In her paper focusing on the forced sterilization in Los Angeles from 1965-1978, Eesha Khan illustrates how Spanish-speaking women lost control over their reproductive rights to white, male physicians. Meanwhile, governments staffed by largely white lawmakers would claim the right to make further decisions on the women’s behalf. Professor Takamura sees Khan’s argument as relevant to the present day, stating that “medical professionals actively perpetuate systemic racism by sterilizing vulnerable Latina women.” As she argues, this leads medical doctors to prioritize the government’s values over the patient’s interests.
The contents of the Madrigal v. Quilligan case, a Los Angeles county court case that took place during the same time period which Khan wrote on, demonstrates how federally funded sterilization programs took advantage of Mexican women’s inability to give consent to sterilizations. In a paper on the case, Professor Alexandra Stern explains that hospital workers strategically presented working-class, Spanish-speaking migrant women with English-language consent forms while they were in labour. This made consent nearly impossible for the women represented in this case (a small fraction of the 140 women who were sterilized in LA at the time).
While the Madrigal v. Quilligan case secured a clause in legislation that required consent forms to be bilingual, Wooten explains that the lack of translators still prevents migrant women from fully understanding what is being said about their body. This case is eerily similar to the case recently reported on in Georgia, particularly in the way that both exploit the language barrier of migrant women. In many ways, history is repeating itself.
When asked what can be done to address these issues, Professor Takamura emphasized the importance of taking advantage of domestic law rather than relying on international human rights regimes and the United Nations, which are both relatively incapacitated due to issues related to sovereignty.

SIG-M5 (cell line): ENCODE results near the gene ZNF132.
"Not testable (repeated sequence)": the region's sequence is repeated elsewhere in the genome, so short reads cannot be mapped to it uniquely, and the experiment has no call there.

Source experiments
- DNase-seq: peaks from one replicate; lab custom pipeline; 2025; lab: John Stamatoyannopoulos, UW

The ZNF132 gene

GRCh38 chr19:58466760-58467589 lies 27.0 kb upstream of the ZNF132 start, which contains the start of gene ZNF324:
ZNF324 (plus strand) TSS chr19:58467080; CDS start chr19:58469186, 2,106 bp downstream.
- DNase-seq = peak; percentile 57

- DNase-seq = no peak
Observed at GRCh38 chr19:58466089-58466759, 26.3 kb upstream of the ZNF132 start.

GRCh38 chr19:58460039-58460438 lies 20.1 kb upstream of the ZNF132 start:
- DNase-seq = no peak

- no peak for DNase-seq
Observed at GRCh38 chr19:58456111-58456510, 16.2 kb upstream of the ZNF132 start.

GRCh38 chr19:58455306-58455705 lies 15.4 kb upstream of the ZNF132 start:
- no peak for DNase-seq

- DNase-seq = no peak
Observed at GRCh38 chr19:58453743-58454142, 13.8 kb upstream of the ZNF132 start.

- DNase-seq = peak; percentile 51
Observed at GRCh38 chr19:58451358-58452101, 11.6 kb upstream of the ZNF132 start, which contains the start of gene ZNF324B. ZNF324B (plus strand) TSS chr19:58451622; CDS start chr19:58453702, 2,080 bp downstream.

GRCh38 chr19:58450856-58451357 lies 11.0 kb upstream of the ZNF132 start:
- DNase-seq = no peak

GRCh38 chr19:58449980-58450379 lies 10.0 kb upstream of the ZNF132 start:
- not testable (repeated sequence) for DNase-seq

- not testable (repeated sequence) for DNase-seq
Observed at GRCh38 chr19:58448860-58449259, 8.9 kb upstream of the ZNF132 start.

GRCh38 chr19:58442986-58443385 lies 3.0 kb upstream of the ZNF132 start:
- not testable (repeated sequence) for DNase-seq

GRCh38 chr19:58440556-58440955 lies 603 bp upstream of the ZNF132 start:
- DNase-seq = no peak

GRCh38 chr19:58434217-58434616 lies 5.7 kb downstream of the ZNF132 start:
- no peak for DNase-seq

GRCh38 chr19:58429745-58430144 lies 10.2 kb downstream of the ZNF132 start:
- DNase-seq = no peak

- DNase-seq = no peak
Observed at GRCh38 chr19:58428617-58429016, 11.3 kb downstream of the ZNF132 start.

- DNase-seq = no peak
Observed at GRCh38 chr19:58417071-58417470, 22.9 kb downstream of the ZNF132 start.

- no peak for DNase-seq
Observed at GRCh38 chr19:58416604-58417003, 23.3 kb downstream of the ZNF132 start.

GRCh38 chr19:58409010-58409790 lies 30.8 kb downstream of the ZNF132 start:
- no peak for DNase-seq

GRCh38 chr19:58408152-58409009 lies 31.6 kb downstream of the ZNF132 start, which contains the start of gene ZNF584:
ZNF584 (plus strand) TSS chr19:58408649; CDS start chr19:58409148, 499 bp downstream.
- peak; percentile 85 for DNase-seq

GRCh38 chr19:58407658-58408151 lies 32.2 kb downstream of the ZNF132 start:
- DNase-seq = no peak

Professor Takamura problematizes the way “we tend to think constitutional rights are only limited to citizens”, explaining that human rights actors in Canada frequently reference the constitution while defending migrants in court. A landmark case in 2019 granted immigrant detainees the opportunity to challenge the legality of their detention through habeas corpus. In the American context, this is supported by Wilsher, who believes that we must lean on domestic law and the constitution, explaining that the Thirteenth Amendment norm of equal treatment can be used to protect migrants.
To Manian, both the Madrigal case and the ongoing case in Georgia reveal that coerced sterilization is grounded in the discrimination of migrant women along the lines of gender, race, poverty, and immigration status. The unique intersection of identity has led to the targeted, and forced, sterilization of migrant women. Historically, migrant women’s bodies have been framed as disposable and a threat to the security of the US. Evidently, as seen in Georgia, this continues to shape the way migrant women are treated in the US. Approaching this with the skepticism that ICE see as deserved would stand in the face of America’s long history of eugenic practices and would dismiss the egregious abuse of human rights that is now taking place in Georgia.
Edited by Yu Xuan Zhao.
Jemima Maycock is in her third year at McGill University, currently pursuing a B.A. in International Development Studies and Gender, Sexuality, Feminist, and Social Justice Studies (GSFS). With these majors as her background, she approaches international development topics and issues with a gendered lens. She is interested in women’s rights, particularly those of migrant women.